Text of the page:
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Looking for magma

Looking for magma

Smoke rises up from the dark, black whole underneath me. Sulfur is stinging in my eyes and my throat. How many meters it’s down; I don’t know. I’m laying flat on my belly. No fences to be seen. No light. The moon was our hope this evening, but clouds are blocking it’s view. I feel the heat of the volcano poring through my shirt. My chest is laying on the edge, my head is beyond it. Looking down in the crater, looking down at …. magma. ‘Resting lava’. Real lava.

2011, only tree years ago, was the last time Telica, as this volcano is called, erupted. And now I’m hanging above it. Looking down in the crater, at the magma chamber, seeing it light up in the dark, pitch dark night. Volcano’s are scary and tempting at the same time. Highly dangerous, but alluring. Unpredictable and ready to strike when you least expect it. Nicaragua is full of them. How many volcano’s there are precisely is something the scientists are still debating about. Some say 28, some say 35. Most of them, lay in line, close to towns like Leon, which was devastated by volcano’s several times. They form a treat for the people living close by, they form a big tourist attraction for people visiting Nicaragua, like Mark and me. We started out this morning walking up Cerro Negro and volcano boarding down. Now we just climbed our second volcano of the day: Telica, because we are on a hunt; looking for magma.
We had a little preview, because for the magma we want it to be as dark as hell. So after climbing up, we rested and waited a while, just below the crater; e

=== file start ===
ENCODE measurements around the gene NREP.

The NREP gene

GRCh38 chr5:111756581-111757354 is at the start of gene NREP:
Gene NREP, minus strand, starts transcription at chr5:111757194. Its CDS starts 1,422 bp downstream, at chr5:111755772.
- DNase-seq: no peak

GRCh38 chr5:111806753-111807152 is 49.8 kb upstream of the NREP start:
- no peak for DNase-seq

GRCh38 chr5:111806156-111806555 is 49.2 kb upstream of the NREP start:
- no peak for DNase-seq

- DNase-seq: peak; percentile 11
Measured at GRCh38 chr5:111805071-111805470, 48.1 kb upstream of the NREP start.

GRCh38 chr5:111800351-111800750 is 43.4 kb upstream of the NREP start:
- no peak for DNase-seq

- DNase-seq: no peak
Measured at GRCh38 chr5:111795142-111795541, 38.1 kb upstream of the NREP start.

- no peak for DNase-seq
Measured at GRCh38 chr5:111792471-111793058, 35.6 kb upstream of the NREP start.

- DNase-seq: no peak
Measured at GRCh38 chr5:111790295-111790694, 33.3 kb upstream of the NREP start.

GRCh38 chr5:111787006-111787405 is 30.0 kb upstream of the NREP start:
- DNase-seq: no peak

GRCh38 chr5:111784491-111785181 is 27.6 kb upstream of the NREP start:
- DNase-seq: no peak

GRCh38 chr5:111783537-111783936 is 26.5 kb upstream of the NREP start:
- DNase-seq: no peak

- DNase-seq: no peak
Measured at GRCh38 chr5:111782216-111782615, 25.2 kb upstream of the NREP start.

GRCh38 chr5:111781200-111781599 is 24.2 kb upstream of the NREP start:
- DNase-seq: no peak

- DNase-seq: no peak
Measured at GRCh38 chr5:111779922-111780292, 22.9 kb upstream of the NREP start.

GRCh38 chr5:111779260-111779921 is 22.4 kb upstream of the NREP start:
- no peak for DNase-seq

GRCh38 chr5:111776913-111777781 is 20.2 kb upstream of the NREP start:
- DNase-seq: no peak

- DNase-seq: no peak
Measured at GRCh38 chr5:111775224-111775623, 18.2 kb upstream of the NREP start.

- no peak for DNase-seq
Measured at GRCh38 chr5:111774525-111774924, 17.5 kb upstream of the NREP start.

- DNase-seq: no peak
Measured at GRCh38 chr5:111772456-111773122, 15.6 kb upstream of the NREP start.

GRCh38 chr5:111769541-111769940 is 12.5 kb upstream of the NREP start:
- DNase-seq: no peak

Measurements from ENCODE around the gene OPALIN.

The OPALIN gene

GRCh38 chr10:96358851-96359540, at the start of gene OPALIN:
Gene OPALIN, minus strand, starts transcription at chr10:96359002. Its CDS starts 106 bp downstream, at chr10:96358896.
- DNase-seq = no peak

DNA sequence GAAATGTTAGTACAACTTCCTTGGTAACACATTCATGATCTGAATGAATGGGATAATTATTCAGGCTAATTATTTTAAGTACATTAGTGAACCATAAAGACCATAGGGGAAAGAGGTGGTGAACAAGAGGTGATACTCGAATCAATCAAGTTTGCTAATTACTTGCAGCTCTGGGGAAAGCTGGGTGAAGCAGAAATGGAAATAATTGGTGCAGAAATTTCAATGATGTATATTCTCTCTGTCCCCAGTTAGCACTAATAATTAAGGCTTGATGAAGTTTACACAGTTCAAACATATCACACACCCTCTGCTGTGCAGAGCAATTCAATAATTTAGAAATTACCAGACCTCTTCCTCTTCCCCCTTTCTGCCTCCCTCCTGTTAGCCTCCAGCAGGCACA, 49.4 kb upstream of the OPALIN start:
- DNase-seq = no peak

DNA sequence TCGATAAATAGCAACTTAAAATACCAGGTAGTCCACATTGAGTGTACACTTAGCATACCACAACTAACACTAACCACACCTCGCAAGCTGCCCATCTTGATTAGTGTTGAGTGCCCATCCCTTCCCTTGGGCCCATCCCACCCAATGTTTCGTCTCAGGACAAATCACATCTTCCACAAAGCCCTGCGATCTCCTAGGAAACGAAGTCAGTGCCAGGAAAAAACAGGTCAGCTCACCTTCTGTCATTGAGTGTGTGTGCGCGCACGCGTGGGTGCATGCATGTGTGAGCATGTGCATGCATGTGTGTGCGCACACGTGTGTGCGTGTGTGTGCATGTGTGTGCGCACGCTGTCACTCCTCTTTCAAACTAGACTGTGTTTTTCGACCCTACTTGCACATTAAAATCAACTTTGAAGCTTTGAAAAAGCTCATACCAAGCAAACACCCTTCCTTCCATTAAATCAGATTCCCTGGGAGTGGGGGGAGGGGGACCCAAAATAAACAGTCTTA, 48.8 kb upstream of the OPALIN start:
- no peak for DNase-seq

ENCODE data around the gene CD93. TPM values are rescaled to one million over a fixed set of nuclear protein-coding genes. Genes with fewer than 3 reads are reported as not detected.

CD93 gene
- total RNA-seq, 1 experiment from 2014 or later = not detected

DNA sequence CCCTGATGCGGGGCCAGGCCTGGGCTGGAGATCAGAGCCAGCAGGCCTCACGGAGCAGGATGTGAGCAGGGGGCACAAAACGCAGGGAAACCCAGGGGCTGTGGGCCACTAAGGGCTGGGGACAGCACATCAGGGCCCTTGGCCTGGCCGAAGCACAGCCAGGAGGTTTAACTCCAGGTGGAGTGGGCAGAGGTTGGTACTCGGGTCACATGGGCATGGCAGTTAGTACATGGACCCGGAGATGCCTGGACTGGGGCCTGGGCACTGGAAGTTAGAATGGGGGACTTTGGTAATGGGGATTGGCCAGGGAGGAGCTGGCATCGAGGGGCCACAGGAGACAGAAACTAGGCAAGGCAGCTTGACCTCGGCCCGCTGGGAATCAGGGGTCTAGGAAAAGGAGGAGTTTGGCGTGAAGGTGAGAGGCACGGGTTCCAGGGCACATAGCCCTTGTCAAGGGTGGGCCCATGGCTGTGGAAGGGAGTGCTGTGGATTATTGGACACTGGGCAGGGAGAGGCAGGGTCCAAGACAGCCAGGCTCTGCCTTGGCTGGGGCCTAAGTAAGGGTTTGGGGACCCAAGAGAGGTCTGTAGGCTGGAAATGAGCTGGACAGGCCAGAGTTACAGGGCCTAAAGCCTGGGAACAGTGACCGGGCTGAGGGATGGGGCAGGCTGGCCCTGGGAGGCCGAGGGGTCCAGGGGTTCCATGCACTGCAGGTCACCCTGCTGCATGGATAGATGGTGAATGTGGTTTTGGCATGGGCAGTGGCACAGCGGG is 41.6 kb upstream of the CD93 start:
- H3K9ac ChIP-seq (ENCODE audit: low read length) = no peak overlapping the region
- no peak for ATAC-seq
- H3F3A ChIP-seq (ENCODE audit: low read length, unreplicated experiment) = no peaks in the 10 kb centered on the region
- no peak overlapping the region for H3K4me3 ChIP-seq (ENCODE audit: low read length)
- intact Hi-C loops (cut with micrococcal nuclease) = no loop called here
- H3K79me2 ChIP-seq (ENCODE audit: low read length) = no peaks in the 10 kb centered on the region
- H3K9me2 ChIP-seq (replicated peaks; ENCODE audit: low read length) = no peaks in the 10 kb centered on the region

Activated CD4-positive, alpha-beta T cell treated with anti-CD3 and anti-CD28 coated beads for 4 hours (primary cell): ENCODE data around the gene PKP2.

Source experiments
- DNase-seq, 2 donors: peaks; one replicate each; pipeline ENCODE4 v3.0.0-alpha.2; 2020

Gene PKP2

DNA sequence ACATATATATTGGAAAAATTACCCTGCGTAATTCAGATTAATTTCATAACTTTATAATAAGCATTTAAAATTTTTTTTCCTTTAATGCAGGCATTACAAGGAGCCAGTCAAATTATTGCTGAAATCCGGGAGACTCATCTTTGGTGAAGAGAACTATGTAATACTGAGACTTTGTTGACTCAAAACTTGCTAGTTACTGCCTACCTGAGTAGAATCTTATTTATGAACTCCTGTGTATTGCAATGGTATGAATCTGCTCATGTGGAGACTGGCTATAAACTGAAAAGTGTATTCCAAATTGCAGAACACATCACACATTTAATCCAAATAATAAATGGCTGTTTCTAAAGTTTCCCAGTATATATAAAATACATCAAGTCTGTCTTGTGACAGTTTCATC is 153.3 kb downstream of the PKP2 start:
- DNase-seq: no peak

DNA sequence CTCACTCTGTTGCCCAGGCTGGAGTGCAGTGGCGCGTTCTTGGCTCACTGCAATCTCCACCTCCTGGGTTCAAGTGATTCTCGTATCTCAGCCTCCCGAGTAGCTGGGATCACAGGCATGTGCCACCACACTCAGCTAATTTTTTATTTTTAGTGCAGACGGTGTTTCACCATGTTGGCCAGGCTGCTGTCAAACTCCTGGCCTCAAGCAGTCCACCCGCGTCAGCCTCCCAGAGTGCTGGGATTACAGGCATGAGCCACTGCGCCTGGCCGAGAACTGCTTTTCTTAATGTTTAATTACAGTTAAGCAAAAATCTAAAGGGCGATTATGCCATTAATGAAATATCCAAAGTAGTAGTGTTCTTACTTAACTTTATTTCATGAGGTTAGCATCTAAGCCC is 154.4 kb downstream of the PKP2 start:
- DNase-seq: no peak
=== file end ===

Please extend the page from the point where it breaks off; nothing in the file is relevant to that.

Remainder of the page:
njoying a nice meal and watching the sun sink down in the Pacific Ocean, behind Leon. 

From there it was a small walk to the edge of the crater. Which is as pure as Nicaragua is: no fences, just a few rangers, walking around here and there. The rest is common sense: lay down on your belly, ‘tiger’ to the edge and look down, but down fall over, because the real way down is the same path as we just came up. Only this time in the dark, helped by the torches we carried up the mountain. 

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2 Responses to Looking for magma

  1. Karin 9 December 2014 at 13:58 #

    Mooi! Bijzonder! Wij woonden aan de voet van de vulkaan in Indonesië. Geniet van je reis, zijn er ook warm water bronnen nearby?

    Lieve groet,
    Karin

  2. John Kraijenbrink 9 December 2014 at 15:32 #

    Hoi Karin,
    Yep: zijn hier en daar ook warm waterbronnen. Hoop er binnenkort een paar op te zoeken. Zit nu in Granada, nog steeds te midden van alle vulkanen. Zijn de rest van de trip aan het plannen, dus ook het bezoek aan de bronnen.
    Ik houd je op de hoogte.

    Dikke knuffel,
    John

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